Becoming President of the United States is obscenely expensive. This may strike some of us as strange, considering the tales we tell ourselves about being a “representative democracy” with “populism” at the core of who we are. Anybody with great ideas, a history of leadership, and a decent personality should be able to attain this high office, right?
For better and for worse, the answer is No. We find ourselves now in the middle of Presidential Primary Season — a time in which bottomless pocketbooks, rather than meaningful legislative track records, sway the course of elections.
So exactly how much money are the candidates spending this year? And more importantly, where the heck do they get it? Read on for the answers to these questions and more.
Who’s Winning the Money Race?
There are two Presidential races in America: the one to capture the most votes, and the one to capture the most donors. The winners of these two races are very often the same, but not always.
On October 15th of last year, candidates were required to file campaign finance reports with the Federal Election Committee. The purpose of this is to give the American people a clear understanding of how much money their candidates are raising, and where it comes from. Unfortunately, thanks to the rise of SuperPACs (Political Action Committees), which were emboldened by the Supreme Court’s disastrous Citizens United decision, the full story behind campaign finance is a bit of a mystery. Thanks to SuperPACs, corporations and billionaires can funnel unlimited sums of money into presidential campaigns at will, brazenly avoiding the personal donation cap of $2,700. But that’s an article for another day.
So who’s winning the money race at this point? It’s actually a fabulously interesting question, for multiple reasons. Below are the grand totals, as of October 15th:
- Hillary Clinton (D): $29.9 million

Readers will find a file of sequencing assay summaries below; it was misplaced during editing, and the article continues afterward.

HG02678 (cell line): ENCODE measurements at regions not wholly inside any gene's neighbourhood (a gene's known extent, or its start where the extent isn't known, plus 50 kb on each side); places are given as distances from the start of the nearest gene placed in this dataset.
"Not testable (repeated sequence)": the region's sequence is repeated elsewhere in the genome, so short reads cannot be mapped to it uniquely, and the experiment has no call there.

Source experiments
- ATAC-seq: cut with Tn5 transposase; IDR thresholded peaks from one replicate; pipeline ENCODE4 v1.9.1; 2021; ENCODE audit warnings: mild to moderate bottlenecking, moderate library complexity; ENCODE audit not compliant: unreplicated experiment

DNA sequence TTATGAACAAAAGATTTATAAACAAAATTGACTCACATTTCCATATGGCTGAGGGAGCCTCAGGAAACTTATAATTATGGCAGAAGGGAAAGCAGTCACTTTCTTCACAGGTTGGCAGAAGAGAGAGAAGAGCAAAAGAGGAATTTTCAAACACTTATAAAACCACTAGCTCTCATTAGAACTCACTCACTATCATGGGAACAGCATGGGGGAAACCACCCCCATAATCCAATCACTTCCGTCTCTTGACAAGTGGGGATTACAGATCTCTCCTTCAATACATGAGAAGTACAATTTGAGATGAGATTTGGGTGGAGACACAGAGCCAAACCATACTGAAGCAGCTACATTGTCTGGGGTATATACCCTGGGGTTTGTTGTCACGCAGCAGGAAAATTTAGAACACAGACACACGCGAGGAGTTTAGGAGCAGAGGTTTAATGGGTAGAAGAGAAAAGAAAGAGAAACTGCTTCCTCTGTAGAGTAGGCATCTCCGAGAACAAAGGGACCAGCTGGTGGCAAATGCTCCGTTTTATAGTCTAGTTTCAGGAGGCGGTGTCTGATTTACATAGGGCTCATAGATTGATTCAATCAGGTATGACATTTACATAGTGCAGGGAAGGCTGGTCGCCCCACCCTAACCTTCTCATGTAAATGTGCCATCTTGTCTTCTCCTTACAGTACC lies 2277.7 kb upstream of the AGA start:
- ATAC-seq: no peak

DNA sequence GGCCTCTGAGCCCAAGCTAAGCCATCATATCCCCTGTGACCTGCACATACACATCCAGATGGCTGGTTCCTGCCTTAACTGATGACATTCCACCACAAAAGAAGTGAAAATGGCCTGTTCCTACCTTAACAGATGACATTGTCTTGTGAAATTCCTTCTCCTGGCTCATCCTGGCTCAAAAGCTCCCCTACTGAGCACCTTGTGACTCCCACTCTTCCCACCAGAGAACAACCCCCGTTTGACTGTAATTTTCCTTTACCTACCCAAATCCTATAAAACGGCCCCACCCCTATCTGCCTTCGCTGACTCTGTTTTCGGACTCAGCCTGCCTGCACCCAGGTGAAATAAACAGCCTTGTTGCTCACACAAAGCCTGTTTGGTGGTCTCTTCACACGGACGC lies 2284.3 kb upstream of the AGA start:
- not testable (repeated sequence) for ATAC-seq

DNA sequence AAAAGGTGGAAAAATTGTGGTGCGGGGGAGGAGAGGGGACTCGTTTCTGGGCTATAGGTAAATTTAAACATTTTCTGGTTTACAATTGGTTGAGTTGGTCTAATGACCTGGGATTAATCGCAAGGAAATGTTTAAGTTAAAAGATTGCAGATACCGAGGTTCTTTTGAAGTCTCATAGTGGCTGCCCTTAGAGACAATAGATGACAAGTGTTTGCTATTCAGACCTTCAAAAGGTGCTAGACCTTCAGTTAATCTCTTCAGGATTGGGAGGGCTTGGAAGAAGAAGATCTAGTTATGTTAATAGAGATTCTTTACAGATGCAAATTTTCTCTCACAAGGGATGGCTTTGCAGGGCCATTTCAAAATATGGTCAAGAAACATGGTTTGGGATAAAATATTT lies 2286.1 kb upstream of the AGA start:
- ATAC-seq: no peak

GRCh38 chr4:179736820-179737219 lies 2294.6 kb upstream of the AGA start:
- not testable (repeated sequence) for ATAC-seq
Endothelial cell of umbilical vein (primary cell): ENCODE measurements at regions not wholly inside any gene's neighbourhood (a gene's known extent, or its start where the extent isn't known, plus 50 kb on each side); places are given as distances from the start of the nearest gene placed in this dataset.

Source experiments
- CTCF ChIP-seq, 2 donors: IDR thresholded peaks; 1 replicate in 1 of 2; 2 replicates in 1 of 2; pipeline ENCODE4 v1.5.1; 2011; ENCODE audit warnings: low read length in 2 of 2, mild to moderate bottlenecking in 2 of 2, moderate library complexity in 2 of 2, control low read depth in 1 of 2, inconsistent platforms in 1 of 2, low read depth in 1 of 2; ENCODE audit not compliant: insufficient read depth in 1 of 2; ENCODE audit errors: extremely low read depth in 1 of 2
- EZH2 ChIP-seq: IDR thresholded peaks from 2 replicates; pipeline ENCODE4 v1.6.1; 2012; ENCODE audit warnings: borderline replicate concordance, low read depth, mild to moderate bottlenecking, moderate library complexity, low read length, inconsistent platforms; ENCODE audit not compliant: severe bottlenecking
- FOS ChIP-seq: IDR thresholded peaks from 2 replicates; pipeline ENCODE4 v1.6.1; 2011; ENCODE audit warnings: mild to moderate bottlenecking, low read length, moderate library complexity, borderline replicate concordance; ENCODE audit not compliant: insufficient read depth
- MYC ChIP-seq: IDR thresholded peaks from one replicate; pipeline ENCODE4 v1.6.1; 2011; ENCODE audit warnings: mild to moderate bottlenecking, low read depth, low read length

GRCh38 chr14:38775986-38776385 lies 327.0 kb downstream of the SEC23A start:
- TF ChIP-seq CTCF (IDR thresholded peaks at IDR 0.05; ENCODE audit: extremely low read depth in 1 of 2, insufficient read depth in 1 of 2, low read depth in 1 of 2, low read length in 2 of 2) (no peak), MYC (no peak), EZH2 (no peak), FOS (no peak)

- Bernie Sanders (D): $26.2 million
- Ben Carson (R): $20.8 million
- Jeb Bush (R): $13.4 million
- Ted Cruz (R): $12.2 million
If you’re wondering where The Donald ranks, he weighs in at $3.9 million, for a tenth place finish. Being a billionaire himself, Trump has declared that he will be self-financing his campaign. Whether he sticks to that commitment for the duration is anybody’s guess.
So: Now that we have a better understanding of how much money is in play, the next question to answer is just where the heck it all comes from.
Where Do These Donations Come From?
Because former Secretary of State Hillary Clinton and Senator Bernie Sanders are in first and second place, respectively, it makes sense to start with them. Much has been made of these candidates’ campaign contributions in recent months, and for good reason: Where they get their money is a fairly clear indication of who they’ll answer to once they’re President.
Hillary Clinton has caught some much-deserved flak for being a Wall Street shill, and the facts will back this up. The Pulitzer Prize-winning journalists over at PolitiFact have confirmed that Clinton’s top campaign donors are big banks, corporations, and media conglomerates.
Senator Sanders, meanwhile, has received virtually all of his donations from labor unions and individual donations. To date, Sanders has received more individual contributions than any candidate in United States history. Think about that for just a second, and weigh it against the corporate media’s assertion that he’s “unelectable.” It’s also worth mentioning that Sanders is quite literally the only Presidential candidate who doesn’t have a SuperPAC.